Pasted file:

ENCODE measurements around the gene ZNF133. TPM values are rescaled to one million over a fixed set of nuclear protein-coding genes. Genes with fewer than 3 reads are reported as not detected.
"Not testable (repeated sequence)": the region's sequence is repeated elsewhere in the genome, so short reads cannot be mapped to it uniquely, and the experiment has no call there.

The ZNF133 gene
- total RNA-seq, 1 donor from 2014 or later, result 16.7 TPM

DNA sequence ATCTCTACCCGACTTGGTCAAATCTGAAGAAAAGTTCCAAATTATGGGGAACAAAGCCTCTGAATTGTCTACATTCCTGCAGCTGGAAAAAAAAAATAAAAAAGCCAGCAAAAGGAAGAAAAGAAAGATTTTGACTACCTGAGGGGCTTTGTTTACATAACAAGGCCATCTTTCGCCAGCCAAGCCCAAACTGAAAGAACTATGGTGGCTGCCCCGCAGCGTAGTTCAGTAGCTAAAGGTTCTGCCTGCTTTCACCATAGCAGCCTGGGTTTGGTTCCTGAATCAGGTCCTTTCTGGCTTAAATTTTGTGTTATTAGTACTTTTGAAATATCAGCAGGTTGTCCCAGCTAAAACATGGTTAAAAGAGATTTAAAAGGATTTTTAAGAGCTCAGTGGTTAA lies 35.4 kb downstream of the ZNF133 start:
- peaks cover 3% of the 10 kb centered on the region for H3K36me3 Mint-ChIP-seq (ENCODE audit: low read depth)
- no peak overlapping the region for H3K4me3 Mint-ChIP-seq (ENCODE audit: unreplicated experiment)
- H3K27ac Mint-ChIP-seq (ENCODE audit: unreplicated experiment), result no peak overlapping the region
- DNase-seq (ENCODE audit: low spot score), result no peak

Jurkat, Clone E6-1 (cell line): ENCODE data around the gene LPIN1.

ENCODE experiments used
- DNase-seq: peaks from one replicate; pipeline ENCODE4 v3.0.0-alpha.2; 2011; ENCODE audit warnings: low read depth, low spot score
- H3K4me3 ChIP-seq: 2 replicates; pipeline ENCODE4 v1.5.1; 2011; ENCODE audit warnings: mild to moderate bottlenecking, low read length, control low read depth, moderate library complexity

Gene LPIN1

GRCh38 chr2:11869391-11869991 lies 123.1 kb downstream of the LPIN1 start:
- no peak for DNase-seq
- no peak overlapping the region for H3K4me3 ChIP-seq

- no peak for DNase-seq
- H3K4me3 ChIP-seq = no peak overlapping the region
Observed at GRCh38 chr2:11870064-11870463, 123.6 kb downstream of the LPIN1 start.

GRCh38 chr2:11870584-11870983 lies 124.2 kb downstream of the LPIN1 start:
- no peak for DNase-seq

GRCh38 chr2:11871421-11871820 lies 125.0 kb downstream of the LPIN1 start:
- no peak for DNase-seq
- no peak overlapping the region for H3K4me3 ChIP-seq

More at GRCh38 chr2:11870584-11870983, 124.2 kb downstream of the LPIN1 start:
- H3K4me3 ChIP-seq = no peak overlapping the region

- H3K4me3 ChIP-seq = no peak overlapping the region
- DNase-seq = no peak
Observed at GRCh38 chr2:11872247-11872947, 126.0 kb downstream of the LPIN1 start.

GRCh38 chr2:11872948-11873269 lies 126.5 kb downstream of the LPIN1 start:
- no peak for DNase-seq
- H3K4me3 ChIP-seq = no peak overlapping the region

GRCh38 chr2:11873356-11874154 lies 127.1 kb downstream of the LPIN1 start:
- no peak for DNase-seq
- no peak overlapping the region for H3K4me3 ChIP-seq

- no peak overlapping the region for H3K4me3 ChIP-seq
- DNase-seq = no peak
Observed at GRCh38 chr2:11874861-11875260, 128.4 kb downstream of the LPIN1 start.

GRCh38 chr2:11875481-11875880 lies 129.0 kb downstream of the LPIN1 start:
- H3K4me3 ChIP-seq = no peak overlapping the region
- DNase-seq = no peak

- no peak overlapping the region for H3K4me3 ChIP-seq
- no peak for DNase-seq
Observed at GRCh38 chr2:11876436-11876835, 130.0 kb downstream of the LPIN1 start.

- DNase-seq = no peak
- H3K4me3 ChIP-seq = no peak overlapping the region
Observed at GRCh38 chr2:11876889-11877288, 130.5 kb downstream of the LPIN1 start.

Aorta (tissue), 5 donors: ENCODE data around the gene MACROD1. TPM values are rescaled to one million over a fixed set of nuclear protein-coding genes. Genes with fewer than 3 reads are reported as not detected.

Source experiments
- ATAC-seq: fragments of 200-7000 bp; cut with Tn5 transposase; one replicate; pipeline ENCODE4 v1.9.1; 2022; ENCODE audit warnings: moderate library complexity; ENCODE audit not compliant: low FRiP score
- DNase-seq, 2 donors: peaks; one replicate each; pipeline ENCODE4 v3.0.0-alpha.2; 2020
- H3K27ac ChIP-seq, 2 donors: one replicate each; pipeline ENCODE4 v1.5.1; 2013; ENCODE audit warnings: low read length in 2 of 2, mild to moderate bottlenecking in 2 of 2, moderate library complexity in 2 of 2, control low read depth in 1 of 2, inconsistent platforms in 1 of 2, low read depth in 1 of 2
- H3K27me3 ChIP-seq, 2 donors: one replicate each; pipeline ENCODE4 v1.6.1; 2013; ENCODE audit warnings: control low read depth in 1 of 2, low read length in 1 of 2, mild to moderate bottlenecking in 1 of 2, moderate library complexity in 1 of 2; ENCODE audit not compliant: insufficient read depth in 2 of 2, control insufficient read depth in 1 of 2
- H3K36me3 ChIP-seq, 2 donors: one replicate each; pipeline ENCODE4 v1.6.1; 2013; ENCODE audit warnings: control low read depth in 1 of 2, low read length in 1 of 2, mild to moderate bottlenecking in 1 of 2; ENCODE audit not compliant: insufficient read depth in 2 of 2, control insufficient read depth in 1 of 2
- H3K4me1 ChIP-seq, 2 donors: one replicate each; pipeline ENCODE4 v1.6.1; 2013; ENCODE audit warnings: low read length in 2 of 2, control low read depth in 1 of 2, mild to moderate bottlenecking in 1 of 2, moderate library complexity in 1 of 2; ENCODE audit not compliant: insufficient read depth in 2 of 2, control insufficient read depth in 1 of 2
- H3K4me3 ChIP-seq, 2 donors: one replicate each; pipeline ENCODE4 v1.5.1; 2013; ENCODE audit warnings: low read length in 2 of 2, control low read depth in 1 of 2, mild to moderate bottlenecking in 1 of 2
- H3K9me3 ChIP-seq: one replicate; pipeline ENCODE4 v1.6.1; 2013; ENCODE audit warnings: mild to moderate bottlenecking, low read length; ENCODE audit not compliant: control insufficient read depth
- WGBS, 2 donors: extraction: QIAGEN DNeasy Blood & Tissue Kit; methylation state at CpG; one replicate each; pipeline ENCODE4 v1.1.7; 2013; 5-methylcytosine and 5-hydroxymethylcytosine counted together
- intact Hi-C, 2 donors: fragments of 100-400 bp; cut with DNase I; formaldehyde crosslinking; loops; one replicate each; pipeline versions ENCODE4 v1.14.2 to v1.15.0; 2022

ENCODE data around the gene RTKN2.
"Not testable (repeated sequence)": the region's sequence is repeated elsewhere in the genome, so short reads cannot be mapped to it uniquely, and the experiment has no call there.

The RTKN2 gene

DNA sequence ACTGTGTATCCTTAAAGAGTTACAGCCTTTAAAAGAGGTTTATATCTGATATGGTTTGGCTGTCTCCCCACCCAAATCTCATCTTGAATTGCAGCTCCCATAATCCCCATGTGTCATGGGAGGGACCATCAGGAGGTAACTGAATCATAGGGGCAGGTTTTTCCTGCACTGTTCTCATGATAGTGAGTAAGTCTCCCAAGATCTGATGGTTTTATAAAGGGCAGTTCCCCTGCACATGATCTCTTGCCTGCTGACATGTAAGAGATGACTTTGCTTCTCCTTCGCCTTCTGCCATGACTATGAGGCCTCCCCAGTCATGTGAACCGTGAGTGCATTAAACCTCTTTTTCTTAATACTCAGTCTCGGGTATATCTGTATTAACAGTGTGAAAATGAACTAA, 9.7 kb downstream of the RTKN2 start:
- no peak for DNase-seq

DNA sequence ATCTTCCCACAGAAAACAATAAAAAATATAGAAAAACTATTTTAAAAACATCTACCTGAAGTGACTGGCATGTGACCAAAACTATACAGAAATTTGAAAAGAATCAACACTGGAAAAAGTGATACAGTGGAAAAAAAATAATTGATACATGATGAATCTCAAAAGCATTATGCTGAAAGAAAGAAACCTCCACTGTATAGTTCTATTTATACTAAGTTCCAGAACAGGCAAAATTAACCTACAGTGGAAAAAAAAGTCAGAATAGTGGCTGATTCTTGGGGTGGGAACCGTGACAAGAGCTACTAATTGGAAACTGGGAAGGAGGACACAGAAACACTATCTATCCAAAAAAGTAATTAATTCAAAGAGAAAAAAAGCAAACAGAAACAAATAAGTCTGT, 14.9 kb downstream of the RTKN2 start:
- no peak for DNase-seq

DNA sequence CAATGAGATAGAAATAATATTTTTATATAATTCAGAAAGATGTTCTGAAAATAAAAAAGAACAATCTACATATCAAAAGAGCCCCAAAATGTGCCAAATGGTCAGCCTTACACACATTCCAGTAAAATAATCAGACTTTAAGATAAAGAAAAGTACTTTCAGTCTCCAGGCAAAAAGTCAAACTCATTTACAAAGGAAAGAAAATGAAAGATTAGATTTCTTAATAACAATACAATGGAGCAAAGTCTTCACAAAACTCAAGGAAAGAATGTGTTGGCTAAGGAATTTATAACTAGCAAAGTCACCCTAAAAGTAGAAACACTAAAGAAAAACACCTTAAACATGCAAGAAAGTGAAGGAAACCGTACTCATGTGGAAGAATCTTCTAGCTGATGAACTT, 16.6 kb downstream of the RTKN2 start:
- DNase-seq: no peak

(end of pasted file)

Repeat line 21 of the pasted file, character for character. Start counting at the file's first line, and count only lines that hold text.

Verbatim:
GRCh38 chr2:11870584-11870983 lies 124.2 kb downstream of the LPIN1 start: